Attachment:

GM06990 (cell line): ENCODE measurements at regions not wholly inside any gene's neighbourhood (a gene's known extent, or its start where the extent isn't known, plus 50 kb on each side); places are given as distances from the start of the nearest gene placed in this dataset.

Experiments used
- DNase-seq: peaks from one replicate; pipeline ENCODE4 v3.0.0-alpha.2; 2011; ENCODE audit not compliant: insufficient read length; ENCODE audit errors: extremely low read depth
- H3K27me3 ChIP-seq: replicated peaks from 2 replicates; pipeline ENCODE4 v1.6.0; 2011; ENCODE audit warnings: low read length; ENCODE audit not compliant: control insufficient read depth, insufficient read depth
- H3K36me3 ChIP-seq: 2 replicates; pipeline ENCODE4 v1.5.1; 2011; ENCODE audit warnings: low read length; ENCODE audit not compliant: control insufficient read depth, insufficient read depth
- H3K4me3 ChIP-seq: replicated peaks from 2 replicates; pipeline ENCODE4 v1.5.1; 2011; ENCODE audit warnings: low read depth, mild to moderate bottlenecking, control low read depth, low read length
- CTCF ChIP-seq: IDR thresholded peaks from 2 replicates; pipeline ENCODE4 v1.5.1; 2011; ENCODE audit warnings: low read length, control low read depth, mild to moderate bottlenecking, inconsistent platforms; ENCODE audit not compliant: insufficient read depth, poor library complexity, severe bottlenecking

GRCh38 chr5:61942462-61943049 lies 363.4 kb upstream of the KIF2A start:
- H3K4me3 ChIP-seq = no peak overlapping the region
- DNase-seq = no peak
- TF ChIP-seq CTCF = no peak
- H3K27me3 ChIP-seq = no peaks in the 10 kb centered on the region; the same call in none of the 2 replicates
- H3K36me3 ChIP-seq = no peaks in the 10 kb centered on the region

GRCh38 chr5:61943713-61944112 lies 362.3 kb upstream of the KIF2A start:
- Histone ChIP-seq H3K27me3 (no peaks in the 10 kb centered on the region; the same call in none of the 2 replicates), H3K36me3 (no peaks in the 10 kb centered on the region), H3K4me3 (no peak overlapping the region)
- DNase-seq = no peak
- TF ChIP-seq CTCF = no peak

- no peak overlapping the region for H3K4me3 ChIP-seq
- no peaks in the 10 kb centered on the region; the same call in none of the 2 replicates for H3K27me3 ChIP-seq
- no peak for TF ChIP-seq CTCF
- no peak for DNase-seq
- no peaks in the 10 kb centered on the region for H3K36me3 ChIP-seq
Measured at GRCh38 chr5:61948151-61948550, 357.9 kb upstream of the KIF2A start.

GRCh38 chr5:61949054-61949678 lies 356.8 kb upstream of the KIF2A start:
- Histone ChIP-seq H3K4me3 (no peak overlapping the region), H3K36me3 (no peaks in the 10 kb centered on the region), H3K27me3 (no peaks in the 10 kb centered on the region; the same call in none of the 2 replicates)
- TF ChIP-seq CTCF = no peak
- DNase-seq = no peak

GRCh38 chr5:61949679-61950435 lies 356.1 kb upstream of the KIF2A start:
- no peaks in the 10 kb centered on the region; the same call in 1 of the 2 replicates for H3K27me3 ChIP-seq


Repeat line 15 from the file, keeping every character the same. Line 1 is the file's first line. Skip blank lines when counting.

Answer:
- Histone ChIP-seq H3K27me3 (no peaks in the 10 kb centered on the region; the same call in none of the 2 replicates), H3K36me3 (no peaks in the 10 kb centered on the region), H3K4me3 (no peak overlapping the region)